Center for Contemporary Arab Studies - Georgetown University

Middle East Institute

Melissa Chimera The Promise, 2020 Oil on wood and acrylic Courtesy of the artist


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Alumni Feature

‫ﺑﺎﻷﻣﺲ ﻛﺎﻧـﻮا ﻫـﻨﺎ‬ ‫ﺑﺎﻷﻣﺲ ﻛﺎﻧـﻮا ﻫـﻨﺎ‬ ‫ﻣﻦ ﻣﻨﺸﻮرات ﻃﻼﺑـﻨـﺎ‬

An aggravating factor for existing problems For rentier economies that depend on income generated by the sale of hydrocarbons, the fall of oil prices in the middle of a pandemic poses a major problem for their public accounts. This directly affects not only energy producers in the Gulf, but also Algeria. Starting in February 2019, Algeria experienced widespread social mobilizations (known as hirak) that were unprecedented in terms of their duration (56 consecutive weeks) and the civic attitudes shown by the demonstrators. The demonstrations were suspended in March 2020 due to the increase in cases of COVID-19 and to avoid the risk of infection in a country with poor health infrastructure. There is a widespread feeling in Algeria that the political system is sclerotic and that building a civil state marked by the separation of powers and good governance will require profound reforms. When Algeria’s rulers were benefitting from high revenues from the sale of hydrocarbons, they could afford to buy social peace with subsidies and grants. However, with the sharp fall in revenues this year, along with the worrying decline in foreign exchange reserves, the outlook for Algeria over the next few years is far from reassuring. Moreover, Algerian President Abdelmadjid Tebboune contracted COVID-19 in October, ten months after winning a dubious presidential election, and had to be flown to Germany to receive medical treatment. The referendum for a new constitution that he promoted was held while he was away from the country. The final result—with only 13.7% of registered voters supporting the new constitution—further exposed the regime’s deepening legitimacy crisis, even as difficulties posed by the pandemic and other factors continue to grow. Morocco is also facing a significant drop in revenues, the extent of which remains unknown. Morocco’s High Commissioner for Planning declared in March that 2020 would be the worst year for the Moroccan economy since 1999. In addition to the sharp decline in tourism, the global recession could significantly reduce the remittances sent by Moroccans working abroad, mainly in Europe, which

previously accounted for more than six percent of Morocco’s GDP. On the other hand, the significant fall in internal and external demand for goods and tourism, the extent of which will depend on factors beyond the control of the Moroccan authorities, has been compounded by a drop in agricultural production due to the drought that began in 2019. Against this backdrop, it is foreseeable that recent signs of social discontent caused by a lack of opportunities, economic inequalities, and disparities between regions will increase. For Tunisia, the COVID-19 pandemic is the first major test for the government that formed in February, following the elections held in October 2019. This Maghrebi country—and the only democracy in the Arab region—suffers from persistent economic problems that the pandemic is now exacerbating. The problems stem from a drop in tourism income (typically around 12% of Tunisia’s GDP) and decreased trade with Europe. The Tunisian government, like that of Morocco and others in the region, launched campaigns asking for donations from the population to meet the expenses that the state could not cover in the fight against the coronavirus. Since October 2019, both Iraq and Lebanon have experienced demonstrations calling for an end to corruption and for the states to fulfill their most basic functions. The multiple failures of these governments and the absence of legitimate political leaders with the capacity to resolve the enormous problems emerging from systems long corroded by sectarianism have only further deteriorated with the arrival of the pandemic. Iraq is suffering from a sharp drop in oil revenues, caused in part by the price war started by Saudi Arabia in March. Meanwhile, Lebanon is facing multiple simultaneous, deep crises, starting with the banking crisis that led the country to announce on March 7 the first sovereign debt default in its history. The severe devaluation of the Lebanese pound—a loss of nearly 80% of its value against the U.S. dollar since October 2019—and the shortage of foreign currency in a heavily dollarized economy are leading to business closures, job losses, hyperinflation, and major difficulties in importing basic goods, including medical and health supplies. The situa-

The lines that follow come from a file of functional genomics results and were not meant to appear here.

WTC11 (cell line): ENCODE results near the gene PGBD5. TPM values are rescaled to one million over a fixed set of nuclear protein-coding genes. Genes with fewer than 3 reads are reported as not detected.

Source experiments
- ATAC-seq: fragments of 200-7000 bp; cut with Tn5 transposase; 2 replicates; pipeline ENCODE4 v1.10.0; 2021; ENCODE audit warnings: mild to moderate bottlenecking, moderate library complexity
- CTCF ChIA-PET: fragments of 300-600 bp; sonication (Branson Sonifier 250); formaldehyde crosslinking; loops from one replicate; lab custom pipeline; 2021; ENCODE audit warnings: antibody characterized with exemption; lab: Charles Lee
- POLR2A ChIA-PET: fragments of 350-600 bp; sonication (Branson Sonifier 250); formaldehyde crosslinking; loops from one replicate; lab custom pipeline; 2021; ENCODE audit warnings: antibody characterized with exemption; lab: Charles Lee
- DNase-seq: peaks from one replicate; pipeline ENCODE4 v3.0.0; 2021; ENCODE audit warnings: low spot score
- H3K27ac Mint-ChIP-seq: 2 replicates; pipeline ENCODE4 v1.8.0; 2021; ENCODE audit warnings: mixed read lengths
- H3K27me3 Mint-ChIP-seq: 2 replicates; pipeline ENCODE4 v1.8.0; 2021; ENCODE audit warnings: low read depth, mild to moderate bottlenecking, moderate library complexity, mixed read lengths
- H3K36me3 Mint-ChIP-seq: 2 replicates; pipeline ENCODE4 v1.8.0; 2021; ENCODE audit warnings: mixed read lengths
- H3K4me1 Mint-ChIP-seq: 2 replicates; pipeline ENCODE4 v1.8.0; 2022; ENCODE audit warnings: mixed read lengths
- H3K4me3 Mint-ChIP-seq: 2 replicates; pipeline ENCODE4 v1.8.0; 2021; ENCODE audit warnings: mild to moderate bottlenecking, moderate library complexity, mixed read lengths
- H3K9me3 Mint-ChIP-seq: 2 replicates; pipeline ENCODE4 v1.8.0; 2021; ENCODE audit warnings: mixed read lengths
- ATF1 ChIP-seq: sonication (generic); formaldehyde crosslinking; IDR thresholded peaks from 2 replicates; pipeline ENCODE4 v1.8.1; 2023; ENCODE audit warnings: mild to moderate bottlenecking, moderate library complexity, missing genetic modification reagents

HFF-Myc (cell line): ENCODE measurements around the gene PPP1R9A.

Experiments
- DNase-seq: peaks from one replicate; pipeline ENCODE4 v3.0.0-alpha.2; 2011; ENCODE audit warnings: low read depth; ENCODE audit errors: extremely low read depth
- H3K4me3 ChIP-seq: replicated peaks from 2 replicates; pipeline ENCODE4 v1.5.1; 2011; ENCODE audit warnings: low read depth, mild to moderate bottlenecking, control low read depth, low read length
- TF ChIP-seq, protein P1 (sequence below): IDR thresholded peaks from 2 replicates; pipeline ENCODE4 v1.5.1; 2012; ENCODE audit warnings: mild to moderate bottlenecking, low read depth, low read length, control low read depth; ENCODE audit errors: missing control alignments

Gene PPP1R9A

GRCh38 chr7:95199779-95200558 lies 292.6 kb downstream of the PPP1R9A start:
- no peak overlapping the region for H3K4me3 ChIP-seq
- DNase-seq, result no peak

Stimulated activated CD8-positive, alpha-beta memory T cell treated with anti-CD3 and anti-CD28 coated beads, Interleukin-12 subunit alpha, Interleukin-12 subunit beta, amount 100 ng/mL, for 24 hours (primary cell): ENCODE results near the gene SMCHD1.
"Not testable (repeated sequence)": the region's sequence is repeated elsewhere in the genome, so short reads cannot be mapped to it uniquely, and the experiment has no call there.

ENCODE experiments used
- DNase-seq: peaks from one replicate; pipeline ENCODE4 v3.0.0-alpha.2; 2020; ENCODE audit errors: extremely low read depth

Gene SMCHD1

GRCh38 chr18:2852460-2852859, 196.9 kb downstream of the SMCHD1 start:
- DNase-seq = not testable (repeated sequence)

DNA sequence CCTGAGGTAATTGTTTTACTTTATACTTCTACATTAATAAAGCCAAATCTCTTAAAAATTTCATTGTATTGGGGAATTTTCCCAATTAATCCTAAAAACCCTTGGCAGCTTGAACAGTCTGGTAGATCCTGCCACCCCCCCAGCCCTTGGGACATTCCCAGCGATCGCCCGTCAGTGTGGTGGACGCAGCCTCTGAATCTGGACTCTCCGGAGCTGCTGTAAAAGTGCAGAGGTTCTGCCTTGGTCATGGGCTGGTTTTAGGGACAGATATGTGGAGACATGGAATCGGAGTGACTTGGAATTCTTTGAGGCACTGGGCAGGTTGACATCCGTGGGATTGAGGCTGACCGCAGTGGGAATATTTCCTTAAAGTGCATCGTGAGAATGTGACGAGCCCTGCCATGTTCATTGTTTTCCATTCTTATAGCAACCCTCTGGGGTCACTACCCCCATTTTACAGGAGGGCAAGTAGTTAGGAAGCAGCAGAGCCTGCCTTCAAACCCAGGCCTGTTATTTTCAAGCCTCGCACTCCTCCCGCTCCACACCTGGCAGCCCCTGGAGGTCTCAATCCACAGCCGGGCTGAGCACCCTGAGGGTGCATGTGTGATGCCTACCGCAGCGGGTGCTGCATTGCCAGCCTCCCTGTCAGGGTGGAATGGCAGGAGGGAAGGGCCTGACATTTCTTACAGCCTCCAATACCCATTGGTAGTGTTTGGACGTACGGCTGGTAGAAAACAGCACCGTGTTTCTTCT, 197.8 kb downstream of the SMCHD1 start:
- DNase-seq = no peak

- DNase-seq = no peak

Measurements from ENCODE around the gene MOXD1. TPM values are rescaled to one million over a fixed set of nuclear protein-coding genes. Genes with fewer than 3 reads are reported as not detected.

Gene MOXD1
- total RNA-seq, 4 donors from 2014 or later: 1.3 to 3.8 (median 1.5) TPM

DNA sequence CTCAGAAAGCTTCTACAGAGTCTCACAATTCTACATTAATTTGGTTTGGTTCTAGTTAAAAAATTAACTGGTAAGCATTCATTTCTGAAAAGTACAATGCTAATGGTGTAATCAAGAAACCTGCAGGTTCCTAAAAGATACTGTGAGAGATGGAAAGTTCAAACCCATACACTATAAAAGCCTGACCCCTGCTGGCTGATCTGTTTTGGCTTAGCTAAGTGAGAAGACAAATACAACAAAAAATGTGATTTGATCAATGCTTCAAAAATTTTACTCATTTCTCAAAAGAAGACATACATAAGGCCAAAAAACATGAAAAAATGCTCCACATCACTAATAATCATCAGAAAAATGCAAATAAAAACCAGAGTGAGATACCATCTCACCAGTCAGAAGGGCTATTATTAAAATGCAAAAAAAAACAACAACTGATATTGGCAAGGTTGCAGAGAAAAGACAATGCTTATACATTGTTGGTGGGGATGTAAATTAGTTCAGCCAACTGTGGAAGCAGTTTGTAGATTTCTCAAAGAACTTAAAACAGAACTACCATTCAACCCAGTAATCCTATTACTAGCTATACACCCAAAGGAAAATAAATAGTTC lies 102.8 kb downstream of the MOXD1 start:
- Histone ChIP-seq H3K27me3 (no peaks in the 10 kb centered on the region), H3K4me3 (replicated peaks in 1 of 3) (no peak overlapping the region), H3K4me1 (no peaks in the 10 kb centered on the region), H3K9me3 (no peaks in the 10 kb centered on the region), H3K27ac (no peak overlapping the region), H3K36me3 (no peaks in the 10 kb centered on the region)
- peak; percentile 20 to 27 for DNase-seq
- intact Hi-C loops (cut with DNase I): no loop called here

mairomem elcitra tneduts

* A longer version of this report was originally published in Spanish by the Elcano Royal Institute on March 31, 2020 (available here).

‫مركز الدراسات العربية املعاصرة – جامعة جورجتاون‬



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Alumni Feature

Jamila Rizgalla Worry, 2020 Pastel on paper Courtesy the artist ‫ﻛﺎﻧـﻮا ﻫـﻨﺎ‬of‫ﺑﺎﻷﻣﺲ‬


Center for Contemporary Arab Studies - Georgetown University

Middle East Institute

tion was already on the verge of a catastrophe before the outbreak of the COVID-19 crisis and has only been worsened by the massive explosion in the port of Beirut in August, which caused enormous human and physical devastation. Syria, Yemen, and Libya are all in the throes of armed conflict, each one subject to external interference fueling their civil wars. It is striking that these three countries have each declared shockingly low numbers of coronavirus infections. While it is true that the dangers of travel in these countries may have reduced the spread of the virus, their low reporting figures are most likely due to low testing levels as well as to the withholding of information. The consequences of outbreaks in these countries would be devastating, especially for the millions of people and internally displaced persons who lack healthcare and means of prevention. Even with international assistance, it would be difficult to contain the virus if complex emergencies occur in conflict areas or in refugee camps in neighboring countries. Egypt, which is the most populous country in the region (home to a quarter of the total Arab population), has recorded one of the highest numbers of